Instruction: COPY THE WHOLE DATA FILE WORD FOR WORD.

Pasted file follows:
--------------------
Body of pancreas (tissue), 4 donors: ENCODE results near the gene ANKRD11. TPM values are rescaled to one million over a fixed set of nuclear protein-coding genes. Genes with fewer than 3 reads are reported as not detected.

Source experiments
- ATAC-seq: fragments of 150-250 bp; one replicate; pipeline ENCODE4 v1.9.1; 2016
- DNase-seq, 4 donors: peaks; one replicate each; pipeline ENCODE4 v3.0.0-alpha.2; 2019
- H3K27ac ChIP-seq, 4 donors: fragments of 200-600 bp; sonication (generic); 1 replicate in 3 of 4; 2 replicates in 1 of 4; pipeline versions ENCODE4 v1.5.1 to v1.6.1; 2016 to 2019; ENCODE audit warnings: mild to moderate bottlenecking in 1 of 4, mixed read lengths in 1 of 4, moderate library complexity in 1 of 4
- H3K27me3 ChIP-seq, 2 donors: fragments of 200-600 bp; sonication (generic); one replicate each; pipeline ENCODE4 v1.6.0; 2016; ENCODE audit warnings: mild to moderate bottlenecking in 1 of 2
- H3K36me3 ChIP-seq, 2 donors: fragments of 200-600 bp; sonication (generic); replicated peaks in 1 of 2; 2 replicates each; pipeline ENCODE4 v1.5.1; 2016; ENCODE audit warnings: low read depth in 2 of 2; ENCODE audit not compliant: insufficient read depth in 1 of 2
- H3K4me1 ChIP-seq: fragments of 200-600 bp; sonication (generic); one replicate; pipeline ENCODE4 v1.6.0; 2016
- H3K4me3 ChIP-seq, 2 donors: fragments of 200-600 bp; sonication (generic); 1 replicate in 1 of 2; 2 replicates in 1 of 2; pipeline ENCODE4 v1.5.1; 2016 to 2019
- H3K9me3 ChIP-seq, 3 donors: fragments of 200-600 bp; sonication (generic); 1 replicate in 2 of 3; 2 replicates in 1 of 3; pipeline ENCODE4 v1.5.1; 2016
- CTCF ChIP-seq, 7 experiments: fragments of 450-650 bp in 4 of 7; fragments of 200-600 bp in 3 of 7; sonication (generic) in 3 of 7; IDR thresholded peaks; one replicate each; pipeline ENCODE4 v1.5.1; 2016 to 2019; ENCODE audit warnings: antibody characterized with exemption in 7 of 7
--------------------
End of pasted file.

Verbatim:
Body of pancreas (tissue), 4 donors: ENCODE results near the gene ANKRD11. TPM values are rescaled to one million over a fixed set of nuclear protein-coding genes. Genes with fewer than 3 reads are reported as not detected.

Source experiments
- ATAC-seq: fragments of 150-250 bp; one replicate; pipeline ENCODE4 v1.9.1; 2016
- DNase-seq, 4 donors: peaks; one replicate each; pipeline ENCODE4 v3.0.0-alpha.2; 2019
- H3K27ac ChIP-seq, 4 donors: fragments of 200-600 bp; sonication (generic); 1 replicate in 3 of 4; 2 replicates in 1 of 4; pipeline versions ENCODE4 v1.5.1 to v1.6.1; 2016 to 2019; ENCODE audit warnings: mild to moderate bottlenecking in 1 of 4, mixed read lengths in 1 of 4, moderate library complexity in 1 of 4
- H3K27me3 ChIP-seq, 2 donors: fragments of 200-600 bp; sonication (generic); one replicate each; pipeline ENCODE4 v1.6.0; 2016; ENCODE audit warnings: mild to moderate bottlenecking in 1 of 2
- H3K36me3 ChIP-seq, 2 donors: fragments of 200-600 bp; sonication (generic); replicated peaks in 1 of 2; 2 replicates each; pipeline ENCODE4 v1.5.1; 2016; ENCODE audit warnings: low read depth in 2 of 2; ENCODE audit not compliant: insufficient read depth in 1 of 2
- H3K4me1 ChIP-seq: fragments of 200-600 bp; sonication (generic); one replicate; pipeline ENCODE4 v1.6.0; 2016
- H3K4me3 ChIP-seq, 2 donors: fragments of 200-600 bp; sonication (generic); 1 replicate in 1 of 2; 2 replicates in 1 of 2; pipeline ENCODE4 v1.5.1; 2016 to 2019
- H3K9me3 ChIP-seq, 3 donors: fragments of 200-600 bp; sonication (generic); 1 replicate in 2 of 3; 2 replicates in 1 of 3; pipeline ENCODE4 v1.5.1; 2016
- CTCF ChIP-seq, 7 experiments: fragments of 450-650 bp in 4 of 7; fragments of 200-600 bp in 3 of 7; sonication (generic) in 3 of 7; IDR thresholded peaks; one replicate each; pipeline ENCODE4 v1.5.1; 2016 to 2019; ENCODE audit warnings: antibody characterized with exemption in 7 of 7